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« I ask charity" and is ready to answer, like the Spanish beggar, to those who might feel disposed to remonstrate with him, “ I ask money from you, and not advice.” This man, whose appearance and contrivances have much amused me, has a servant who comes to tell him when dinner is ready, and who brings him in the evening a great coat, or an umbrella, according to the state of the weather.

Suggested by a recent Report. May 24, 1815.
Since life so small a store of bliss can give,
That we but dream of pleasure while we live;
Since airy forms invite our eager eyes,
But ere we snatch, the bright illusion flies-
Or, if sometimes a radiant hour be lent,
Satiety close follows on Content--
Shakes from her train the blossoms of delight,
And nips their bloom with her unwholesome blight;
Since, while Hope's rosy hands the bowl prepare,
Deep in its centre lurk the dregs of Care;
Or should the madd’ning draught no mixture know
Unsullied by the bitter tears of woe;
Should Rapture for a moment lend her wing,
And all the Paradise of Fancy bring
Close to our dazzled sight, while gaily bound
Our hearts forgetting ev'ry former wound;
How soon the bubble breaks ! -We sink and find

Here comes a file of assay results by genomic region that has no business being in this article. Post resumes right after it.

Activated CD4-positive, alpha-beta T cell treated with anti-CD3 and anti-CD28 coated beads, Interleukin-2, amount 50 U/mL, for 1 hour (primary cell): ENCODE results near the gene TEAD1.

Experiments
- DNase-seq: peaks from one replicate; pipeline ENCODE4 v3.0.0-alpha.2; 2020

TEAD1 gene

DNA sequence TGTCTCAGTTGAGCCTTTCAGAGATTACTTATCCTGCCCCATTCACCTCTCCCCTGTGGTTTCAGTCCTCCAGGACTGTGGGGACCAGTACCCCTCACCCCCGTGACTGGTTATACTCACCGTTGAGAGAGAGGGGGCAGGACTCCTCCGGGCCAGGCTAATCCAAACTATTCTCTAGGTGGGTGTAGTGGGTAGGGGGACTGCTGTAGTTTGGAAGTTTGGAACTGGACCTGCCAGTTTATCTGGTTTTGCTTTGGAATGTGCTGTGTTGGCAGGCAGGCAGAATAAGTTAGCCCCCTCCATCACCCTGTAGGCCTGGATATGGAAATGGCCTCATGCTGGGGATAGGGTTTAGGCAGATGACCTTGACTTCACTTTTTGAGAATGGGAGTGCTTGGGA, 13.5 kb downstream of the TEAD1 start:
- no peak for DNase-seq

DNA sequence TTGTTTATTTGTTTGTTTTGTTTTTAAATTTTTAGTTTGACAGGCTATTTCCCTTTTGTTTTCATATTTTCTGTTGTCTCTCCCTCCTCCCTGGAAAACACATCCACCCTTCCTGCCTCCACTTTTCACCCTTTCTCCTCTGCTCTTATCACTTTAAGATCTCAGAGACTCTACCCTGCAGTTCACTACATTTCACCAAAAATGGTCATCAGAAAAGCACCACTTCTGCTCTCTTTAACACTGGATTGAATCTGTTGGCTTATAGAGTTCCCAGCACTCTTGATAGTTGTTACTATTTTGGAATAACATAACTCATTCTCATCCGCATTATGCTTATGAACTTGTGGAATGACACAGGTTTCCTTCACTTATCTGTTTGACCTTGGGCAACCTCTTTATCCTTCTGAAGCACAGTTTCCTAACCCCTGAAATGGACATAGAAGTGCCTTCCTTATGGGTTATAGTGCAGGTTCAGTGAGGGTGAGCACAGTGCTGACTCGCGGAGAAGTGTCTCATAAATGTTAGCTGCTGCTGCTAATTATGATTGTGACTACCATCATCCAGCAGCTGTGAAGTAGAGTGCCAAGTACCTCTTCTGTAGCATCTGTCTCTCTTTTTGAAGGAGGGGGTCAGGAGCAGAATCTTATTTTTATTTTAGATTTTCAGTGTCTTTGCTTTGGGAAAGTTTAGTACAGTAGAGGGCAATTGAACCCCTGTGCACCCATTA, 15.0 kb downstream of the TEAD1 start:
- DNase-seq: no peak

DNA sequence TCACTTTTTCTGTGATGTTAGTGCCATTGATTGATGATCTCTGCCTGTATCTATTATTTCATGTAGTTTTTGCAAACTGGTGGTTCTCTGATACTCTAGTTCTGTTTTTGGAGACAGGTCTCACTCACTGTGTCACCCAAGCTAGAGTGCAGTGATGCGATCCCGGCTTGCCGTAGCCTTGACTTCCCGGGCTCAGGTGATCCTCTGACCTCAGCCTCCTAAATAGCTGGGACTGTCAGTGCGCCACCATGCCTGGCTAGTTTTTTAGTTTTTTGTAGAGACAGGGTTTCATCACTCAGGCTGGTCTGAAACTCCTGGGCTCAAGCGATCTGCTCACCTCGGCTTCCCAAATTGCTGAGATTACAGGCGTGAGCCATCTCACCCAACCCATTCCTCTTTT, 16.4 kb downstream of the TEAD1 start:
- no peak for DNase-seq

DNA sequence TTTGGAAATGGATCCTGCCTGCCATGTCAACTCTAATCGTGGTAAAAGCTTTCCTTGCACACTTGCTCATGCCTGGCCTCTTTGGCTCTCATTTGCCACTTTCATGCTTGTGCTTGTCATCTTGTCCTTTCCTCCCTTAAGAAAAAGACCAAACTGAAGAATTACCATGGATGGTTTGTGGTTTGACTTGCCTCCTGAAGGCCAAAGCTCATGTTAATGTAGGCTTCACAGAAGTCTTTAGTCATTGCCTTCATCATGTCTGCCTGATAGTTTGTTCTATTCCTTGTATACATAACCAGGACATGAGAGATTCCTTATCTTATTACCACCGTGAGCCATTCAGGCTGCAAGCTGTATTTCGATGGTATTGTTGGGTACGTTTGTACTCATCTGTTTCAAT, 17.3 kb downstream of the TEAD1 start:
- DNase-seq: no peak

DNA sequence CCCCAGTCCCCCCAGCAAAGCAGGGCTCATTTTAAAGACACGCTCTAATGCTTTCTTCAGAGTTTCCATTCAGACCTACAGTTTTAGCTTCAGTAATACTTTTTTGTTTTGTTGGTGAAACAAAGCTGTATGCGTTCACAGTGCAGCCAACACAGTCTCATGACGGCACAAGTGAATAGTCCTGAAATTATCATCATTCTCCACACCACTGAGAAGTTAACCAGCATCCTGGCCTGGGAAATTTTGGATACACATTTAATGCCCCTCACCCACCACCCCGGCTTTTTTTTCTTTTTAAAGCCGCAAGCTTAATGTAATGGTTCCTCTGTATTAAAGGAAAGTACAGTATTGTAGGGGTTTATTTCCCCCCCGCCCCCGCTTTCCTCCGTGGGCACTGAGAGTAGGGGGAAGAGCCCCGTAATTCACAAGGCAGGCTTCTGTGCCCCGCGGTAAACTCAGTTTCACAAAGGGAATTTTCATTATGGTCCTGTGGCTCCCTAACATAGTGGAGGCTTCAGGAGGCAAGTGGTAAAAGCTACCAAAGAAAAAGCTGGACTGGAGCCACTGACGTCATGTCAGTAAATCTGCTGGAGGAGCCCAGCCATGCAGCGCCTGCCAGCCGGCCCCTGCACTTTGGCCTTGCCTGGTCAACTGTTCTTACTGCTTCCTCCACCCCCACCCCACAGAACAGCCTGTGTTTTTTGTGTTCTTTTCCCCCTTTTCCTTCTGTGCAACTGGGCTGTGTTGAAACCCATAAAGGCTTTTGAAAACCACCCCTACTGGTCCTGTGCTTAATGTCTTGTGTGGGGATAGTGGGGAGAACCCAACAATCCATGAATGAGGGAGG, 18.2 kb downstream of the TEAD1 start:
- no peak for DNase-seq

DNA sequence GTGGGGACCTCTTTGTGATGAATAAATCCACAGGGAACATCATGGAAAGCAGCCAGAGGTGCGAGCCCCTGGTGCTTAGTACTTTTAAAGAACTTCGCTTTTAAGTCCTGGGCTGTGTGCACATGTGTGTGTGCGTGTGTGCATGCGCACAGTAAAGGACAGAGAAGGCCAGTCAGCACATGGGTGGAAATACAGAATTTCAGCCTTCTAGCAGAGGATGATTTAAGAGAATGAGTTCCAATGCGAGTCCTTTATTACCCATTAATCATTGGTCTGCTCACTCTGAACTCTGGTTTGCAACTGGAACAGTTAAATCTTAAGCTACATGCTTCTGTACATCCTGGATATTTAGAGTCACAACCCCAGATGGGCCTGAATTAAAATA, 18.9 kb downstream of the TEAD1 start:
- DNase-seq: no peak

A weary void in the exhausted mind:
And sadly serious, own th' attempt were vain
To gild with Joy days consecrate to Pain.

Since our existence on these terms we hold,
In youth too sanguine, and in age too cold;
Since Wisdom seldom smiles on Pleasure's hour,
Nor dimples Mirth beneath stern Reason's power;
How shall we prize that highly-gisted mind
.By study polish'd, and by art refined,
Which bids us wake to pleasures pure and chaste,
Informs our judgment, and directs our taste,
Calls forth each generous impulse of the soul,
And each impassioned feeling can control!

How shall we speak our gratitude; how claim
Just meed of praise for one distinguished name!

That name is KEMBLE-patron of the Stage,
Pride of the drama-honor of the Age;
That name is link'd to genius, learning, worth,
And all of dignity that visits earth;
That name is dear to histrionic lore,
Rich are its gifts to Erudition's store;
Nor can the ready tribute be supprest,
From unschooled feeling in each glowing breast.
Few can appreciate, ali must own the skill
Which guides each rising sentiment at will;
Subdues the soul when pale Penruddock tells
How deep despair within his bosom dwells
How tenderly he trusted was deceived,
(Thus all who loved loo well perhaps have grieved)
Then paints the generous mind which could bestow
For evil good, and render bliss for woe.

See deeply-wrong'd Coriolạnus stand,
And mark his mother mid the suppliant band!
See the fine springs of Nature move his soul,
From bis stern brow the tears of Pity roll!
See him long struggle with averted face,
'Ere seals his fate, one filial, fond embrace;
He gives his life, and—virtue far more rare-
He gives Revenge up to a mother's prayer.

See Hamlet-Richard Memory, space the train!
Oh! should a Nation's fondest prayer be vain
Should human Fame be changed for Heaven so soon,
While Talent yet shines in its fervid noon!
Should cypress mingle with the well-earn'd bays,
And nought remain of Kemble-but his praise !
How will Remembrance hang on every line
His voice has uttered-by His acting, tine!
How shall another bend Ulysses' bow!